GOP Congressman Darrell Issa (center) publicly supports citizenship for some undocumented immigrants.
The House of Representatives returns to Washington late Tuesday following the July 4th recess. But the immigration debate followed members back to their home districts in California. The state Chamber of Commerce weighed in with a message to lawmakers from the Golden State: don't let others drive the immigration debate.
The U.S. Chamber of Commerce has been an active participant in the immigration debate, forging a compromise with unions that set the table for the comprehensive immigration bill passed by the Senate. Now, California Chamber president Allan Zaremberg has a personal message for House members, delivered in a short video (see below).
Zaremberg says California’s representatives need to dominate the immigration debate in Washington. "They can’t let somebody else, who doesn’t have a stake in this, determine the outcome,” he says. Zaremberg makes his case in dollars and cents, saying, "What happens in California affects the rest of the country. Our economy is going to help drive the economic recovery in the rest of the United States.”
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LAPD officers confronted demonstrators who briefly halted traffic on the 10 Freeway on Sunday to protest the acquittal of George Zimmerman in the death of Trayvon Martin.
Mayor Eric Garcetti was headed back to Los Angeles Monday following the Los Angeles Police Department's decision to go on tactical alert over the weekend to handle protests related to the verdict in the George Zimmerman/Trayvon Martin case.
The public schedule released by the mayor's office Friday noted Garcetti would "be traveling next week and have no public events in Los Angeles." The schedule said the mayor would be in Washington, D.C. later in the week, but did not provide details on where he would be in the meantime.
It turns out Garcetti was in Pittsburgh Sunday with his family, according to a spokesman for the mayor. He was scheduled to be in Maryland Monday for "transition-related meetings," though it was not immediately known what those meetings would have entailed.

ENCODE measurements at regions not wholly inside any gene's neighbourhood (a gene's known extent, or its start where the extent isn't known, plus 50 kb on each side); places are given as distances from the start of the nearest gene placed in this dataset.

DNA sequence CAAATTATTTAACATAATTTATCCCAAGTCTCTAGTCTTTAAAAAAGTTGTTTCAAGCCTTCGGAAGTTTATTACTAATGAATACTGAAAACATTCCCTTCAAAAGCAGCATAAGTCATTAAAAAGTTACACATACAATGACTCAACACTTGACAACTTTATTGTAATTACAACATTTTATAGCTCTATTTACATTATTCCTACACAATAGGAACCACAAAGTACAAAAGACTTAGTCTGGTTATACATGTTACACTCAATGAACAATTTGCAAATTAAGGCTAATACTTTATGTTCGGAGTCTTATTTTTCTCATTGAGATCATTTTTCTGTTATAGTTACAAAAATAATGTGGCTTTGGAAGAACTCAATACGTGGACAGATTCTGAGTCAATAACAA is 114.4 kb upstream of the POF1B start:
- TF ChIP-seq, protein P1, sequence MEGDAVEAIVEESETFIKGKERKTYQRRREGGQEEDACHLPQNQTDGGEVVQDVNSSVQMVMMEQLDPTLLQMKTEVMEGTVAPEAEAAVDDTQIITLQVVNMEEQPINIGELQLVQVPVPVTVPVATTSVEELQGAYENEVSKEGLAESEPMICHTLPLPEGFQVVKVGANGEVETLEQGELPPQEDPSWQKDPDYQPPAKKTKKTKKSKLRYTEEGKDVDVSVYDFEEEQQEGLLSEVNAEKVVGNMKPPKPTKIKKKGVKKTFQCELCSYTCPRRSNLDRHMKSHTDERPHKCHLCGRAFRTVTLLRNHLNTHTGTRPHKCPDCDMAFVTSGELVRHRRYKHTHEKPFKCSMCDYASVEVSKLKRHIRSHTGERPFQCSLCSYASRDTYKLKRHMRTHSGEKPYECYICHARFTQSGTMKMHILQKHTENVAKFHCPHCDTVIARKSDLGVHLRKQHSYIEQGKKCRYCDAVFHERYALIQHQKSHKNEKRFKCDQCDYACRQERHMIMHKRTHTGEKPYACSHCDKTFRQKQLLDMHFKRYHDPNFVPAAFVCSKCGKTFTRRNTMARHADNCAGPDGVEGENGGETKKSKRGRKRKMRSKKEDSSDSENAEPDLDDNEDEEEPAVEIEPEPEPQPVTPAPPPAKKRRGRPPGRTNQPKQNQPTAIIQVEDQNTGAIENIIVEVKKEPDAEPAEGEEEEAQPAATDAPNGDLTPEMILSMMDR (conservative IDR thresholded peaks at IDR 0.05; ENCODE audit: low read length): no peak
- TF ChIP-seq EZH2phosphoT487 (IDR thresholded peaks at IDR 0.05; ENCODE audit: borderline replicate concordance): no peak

"[Sunday], out of an abundance of caution, he decided to instead return to L.A. He was briefed by Chief Beck and was in constant contact with his staff over the weekend," said spokesman Yusef Robb.
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The Los Angeles Times reports L.A. County government has paid out $400,000 in severance packages since 2010.
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Today is Monday, July 15, and here is what's happening in Southern California politics:
Four Los Angeles County executives who retired or resigned from the government received major severance packages, according to the Los Angeles Times. County CEO William Fujioka's office has paid out more than $400,000 since 2010. "L.A. County doesn't do business like everyone else," says the former head of Probation, who received $113,500 when he voluntarily resigned his position.
Los Angeles Times writer Jim Newton urges the Board of Supervisors to let its managers manage their own departments. "Managers ... need constantly to make sure they have the support of at least three supervisors or risk being pilloried, fired or both," he writes. (Newton also notes that he is headed on book leave and will return to The Times in the spring.)
Congressman Henry Waxman (D-Calif.) wants to explore gun violence and community healing in the wake of the shooting spree in Santa Monica on June 7 that left six people dead.
Congressman Henry Waxman (D-Calif.) convenes a forum on gun violence Monday in the wake of the shooting spree near Santa Monica College that left six people dead. The forum begins at 10 a.m. at Santa Monica City Hall and is entitled “Gun Violence, Mental Health and Community Recovery.”
Waxman, who represents Santa Monica, has invited the head of the federal government’s Substance Abuse and Mental Health Services Administration, Pamela Hyde. The agency is part of the Department of Health and Human Services.
Other panelists include Santa Monica Police Chief Jacqueline Seabrooks, the chair of Santa Monica College Nancy Greenstein, and the head of the LA Chapter of the Brady Campaign to Prevent Gun Violence, Suzanne Verge.
Here’s an excerpt from a memo, provided to Waxman in preparation for the forum, about some of the topics that may be discussed:
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Protesters rally outside the U.S. Capitol against the NSA's recently detailed surveillance programs
Edward Snowden’s leaks about electronic spying on Americans by the U.S. government has brought attention to the secret court that grants permission for the practice. One local Congressman has a bipartisan bill to make those courts more transparent.
When intelligence agencies want a wiretap, they have to make a case to one of the 11 judges of the Foreign Intelligence Surveillance – or FISA - court. Since September 11, 2001, that data includes phone records and websites surfed by both foreigners and Americans.
Burbank Democrat Adam Schiff has introduced a measure that would make the court more transparent by requiring it to declassify its interpretation of law. He says the court makes some very important decisions, "some of them deep constitutional issues, and I think it would help inform the public debate and I think we can do it in a way that doesn’t compromise national security."